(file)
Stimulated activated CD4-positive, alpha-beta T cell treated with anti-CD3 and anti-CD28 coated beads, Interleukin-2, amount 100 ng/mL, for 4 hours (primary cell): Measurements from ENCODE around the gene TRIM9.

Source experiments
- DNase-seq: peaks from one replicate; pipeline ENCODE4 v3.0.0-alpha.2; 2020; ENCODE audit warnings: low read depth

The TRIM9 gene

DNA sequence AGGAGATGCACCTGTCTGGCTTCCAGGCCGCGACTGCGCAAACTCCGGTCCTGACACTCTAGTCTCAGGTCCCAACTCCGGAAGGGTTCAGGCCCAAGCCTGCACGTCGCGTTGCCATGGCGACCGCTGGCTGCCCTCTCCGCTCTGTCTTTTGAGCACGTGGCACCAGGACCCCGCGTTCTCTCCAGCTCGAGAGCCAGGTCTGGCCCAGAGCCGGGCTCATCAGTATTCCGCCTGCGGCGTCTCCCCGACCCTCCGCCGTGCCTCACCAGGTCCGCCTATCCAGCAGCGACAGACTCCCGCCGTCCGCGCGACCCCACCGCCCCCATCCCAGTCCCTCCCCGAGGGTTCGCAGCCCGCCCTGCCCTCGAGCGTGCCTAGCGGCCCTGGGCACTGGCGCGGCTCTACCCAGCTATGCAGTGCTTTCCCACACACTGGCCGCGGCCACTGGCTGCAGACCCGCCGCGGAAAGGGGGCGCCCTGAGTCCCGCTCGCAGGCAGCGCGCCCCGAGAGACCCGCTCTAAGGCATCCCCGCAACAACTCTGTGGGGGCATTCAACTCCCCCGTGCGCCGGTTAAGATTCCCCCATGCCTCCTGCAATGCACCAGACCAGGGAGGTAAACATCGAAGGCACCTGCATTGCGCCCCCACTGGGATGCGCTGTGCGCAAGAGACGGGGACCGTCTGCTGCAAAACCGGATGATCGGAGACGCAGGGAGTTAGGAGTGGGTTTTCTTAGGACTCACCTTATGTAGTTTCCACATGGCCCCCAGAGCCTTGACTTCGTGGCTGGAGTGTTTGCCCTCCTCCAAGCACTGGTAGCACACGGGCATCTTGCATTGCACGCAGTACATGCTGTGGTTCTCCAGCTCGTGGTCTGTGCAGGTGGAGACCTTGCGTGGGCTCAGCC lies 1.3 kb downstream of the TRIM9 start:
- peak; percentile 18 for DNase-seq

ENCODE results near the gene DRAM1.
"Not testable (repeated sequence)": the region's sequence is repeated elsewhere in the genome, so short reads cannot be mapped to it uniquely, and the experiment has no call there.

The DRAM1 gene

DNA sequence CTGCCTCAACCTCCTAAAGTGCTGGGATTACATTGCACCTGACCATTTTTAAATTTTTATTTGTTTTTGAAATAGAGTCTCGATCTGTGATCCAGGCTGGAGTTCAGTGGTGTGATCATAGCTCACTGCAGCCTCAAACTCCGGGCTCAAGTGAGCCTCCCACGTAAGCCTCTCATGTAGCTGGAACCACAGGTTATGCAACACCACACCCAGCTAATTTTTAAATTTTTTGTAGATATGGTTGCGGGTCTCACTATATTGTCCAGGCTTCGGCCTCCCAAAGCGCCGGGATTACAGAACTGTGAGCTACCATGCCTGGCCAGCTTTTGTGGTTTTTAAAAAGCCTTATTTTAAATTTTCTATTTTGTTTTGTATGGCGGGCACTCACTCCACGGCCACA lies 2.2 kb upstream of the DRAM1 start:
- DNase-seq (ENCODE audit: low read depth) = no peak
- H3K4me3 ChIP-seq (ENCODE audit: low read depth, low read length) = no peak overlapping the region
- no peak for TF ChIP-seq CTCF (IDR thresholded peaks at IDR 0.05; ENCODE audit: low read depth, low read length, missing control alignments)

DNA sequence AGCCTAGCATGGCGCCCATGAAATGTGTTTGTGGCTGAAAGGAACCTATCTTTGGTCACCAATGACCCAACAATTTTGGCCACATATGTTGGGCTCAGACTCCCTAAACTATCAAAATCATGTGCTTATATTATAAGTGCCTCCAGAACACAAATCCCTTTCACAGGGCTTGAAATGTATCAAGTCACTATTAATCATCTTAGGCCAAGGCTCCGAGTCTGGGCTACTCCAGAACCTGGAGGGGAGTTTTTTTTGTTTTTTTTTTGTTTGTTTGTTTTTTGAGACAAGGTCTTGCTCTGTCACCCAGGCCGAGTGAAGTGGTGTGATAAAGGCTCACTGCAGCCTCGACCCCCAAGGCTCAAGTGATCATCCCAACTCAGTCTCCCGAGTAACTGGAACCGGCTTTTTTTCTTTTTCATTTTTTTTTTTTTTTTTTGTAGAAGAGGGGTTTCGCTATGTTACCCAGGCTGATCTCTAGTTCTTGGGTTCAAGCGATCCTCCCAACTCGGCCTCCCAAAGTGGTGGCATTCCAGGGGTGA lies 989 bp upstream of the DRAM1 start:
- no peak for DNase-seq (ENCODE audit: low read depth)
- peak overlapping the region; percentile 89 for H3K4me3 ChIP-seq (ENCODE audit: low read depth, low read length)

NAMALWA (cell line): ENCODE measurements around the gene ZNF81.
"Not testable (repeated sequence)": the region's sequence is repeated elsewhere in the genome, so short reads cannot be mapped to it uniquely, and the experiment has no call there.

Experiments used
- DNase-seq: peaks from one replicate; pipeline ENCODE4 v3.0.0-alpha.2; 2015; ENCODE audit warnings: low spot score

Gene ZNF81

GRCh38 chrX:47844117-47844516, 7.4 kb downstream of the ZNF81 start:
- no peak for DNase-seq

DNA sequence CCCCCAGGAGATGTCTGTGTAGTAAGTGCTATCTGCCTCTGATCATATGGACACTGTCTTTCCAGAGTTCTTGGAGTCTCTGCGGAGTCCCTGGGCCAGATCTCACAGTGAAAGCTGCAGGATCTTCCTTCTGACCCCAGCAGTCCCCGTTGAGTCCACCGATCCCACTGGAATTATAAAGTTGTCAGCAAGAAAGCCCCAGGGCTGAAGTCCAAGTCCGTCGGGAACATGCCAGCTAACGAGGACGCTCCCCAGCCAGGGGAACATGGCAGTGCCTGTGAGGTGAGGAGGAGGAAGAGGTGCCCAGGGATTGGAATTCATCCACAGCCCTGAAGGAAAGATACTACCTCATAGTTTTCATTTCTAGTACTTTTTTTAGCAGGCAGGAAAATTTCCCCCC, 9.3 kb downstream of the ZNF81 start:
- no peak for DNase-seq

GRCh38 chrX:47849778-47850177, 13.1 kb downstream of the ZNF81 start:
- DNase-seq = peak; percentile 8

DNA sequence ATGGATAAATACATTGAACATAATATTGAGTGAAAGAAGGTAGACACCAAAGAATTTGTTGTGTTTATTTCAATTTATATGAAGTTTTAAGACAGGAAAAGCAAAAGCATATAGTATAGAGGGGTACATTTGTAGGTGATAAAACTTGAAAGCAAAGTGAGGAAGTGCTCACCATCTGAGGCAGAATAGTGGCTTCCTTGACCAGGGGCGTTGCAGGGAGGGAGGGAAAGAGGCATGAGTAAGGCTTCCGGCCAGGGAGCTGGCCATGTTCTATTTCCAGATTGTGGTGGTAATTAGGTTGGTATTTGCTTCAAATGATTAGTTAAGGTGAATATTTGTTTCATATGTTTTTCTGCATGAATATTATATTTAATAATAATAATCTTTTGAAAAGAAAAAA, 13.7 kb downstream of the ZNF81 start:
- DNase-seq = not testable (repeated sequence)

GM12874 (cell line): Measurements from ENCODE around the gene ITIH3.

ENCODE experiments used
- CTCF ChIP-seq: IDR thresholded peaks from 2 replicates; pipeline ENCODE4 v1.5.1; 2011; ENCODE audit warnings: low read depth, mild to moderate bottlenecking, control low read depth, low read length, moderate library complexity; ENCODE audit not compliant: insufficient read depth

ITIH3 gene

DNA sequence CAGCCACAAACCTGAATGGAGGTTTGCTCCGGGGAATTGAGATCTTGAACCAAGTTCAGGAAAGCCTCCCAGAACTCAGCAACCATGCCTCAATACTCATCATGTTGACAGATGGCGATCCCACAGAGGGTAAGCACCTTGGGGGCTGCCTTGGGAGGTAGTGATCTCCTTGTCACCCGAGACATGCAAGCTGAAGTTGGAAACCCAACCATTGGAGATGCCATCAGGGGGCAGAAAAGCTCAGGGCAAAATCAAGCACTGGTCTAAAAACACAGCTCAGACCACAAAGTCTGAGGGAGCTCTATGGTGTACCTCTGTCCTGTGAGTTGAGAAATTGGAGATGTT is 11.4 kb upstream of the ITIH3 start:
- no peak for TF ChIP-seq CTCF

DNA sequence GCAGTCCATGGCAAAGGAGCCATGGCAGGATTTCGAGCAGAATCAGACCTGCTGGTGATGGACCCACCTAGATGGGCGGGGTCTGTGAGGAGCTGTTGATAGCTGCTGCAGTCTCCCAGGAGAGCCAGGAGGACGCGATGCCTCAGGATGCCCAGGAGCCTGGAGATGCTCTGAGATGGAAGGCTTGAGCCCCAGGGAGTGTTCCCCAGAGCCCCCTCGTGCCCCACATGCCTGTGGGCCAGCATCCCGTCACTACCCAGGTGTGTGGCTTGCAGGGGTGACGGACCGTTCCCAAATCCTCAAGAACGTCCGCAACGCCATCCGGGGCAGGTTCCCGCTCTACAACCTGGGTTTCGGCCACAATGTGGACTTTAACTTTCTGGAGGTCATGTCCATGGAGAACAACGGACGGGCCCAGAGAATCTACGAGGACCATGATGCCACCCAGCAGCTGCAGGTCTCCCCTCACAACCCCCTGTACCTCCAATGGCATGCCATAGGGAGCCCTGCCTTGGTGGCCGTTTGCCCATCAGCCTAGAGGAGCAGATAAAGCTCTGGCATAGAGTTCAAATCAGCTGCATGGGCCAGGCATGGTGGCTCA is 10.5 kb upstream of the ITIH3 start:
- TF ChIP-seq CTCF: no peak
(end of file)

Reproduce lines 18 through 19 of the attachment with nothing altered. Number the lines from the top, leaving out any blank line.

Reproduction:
"Not testable (repeated sequence)": the region's sequence is repeated elsewhere in the genome, so short reads cannot be mapped to it uniquely, and the experiment has no call there.

Experiments used